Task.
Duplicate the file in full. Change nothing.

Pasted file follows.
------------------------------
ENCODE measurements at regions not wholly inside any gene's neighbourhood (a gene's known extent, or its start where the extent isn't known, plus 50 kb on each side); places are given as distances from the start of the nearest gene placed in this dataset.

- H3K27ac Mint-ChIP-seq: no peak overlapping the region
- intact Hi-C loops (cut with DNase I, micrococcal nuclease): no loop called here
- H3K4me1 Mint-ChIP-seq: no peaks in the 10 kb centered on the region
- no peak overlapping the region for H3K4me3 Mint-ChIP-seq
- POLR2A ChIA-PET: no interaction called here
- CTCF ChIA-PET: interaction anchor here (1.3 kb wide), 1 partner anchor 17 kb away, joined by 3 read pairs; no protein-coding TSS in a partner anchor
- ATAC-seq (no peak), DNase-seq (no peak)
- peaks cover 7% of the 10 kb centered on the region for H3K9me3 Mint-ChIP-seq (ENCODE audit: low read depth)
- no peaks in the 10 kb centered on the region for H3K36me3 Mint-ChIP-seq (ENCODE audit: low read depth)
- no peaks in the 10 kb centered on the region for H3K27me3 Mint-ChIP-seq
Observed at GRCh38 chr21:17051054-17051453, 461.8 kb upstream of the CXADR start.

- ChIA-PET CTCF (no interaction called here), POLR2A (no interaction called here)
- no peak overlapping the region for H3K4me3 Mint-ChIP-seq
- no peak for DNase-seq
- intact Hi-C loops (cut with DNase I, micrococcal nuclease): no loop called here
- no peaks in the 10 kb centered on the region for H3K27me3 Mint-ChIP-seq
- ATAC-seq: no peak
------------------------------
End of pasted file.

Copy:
ENCODE measurements at regions not wholly inside any gene's neighbourhood (a gene's known extent, or its start where the extent isn't known, plus 50 kb on each side); places are given as distances from the start of the nearest gene placed in this dataset.

- H3K27ac Mint-ChIP-seq: no peak overlapping the region
- intact Hi-C loops (cut with DNase I, micrococcal nuclease): no loop called here
- H3K4me1 Mint-ChIP-seq: no peaks in the 10 kb centered on the region
- no peak overlapping the region for H3K4me3 Mint-ChIP-seq
- POLR2A ChIA-PET: no interaction called here
- CTCF ChIA-PET: interaction anchor here (1.3 kb wide), 1 partner anchor 17 kb away, joined by 3 read pairs; no protein-coding TSS in a partner anchor
- ATAC-seq (no peak), DNase-seq (no peak)
- peaks cover 7% of the 10 kb centered on the region for H3K9me3 Mint-ChIP-seq (ENCODE audit: low read depth)
- no peaks in the 10 kb centered on the region for H3K36me3 Mint-ChIP-seq (ENCODE audit: low read depth)
- no peaks in the 10 kb centered on the region for H3K27me3 Mint-ChIP-seq
Observed at GRCh38 chr21:17051054-17051453, 461.8 kb upstream of the CXADR start.

- ChIA-PET CTCF (no interaction called here), POLR2A (no interaction called here)
- no peak overlapping the region for H3K4me3 Mint-ChIP-seq
- no peak for DNase-seq
- intact Hi-C loops (cut with DNase I, micrococcal nuclease): no loop called here
- no peaks in the 10 kb centered on the region for H3K27me3 Mint-ChIP-seq
- ATAC-seq: no peak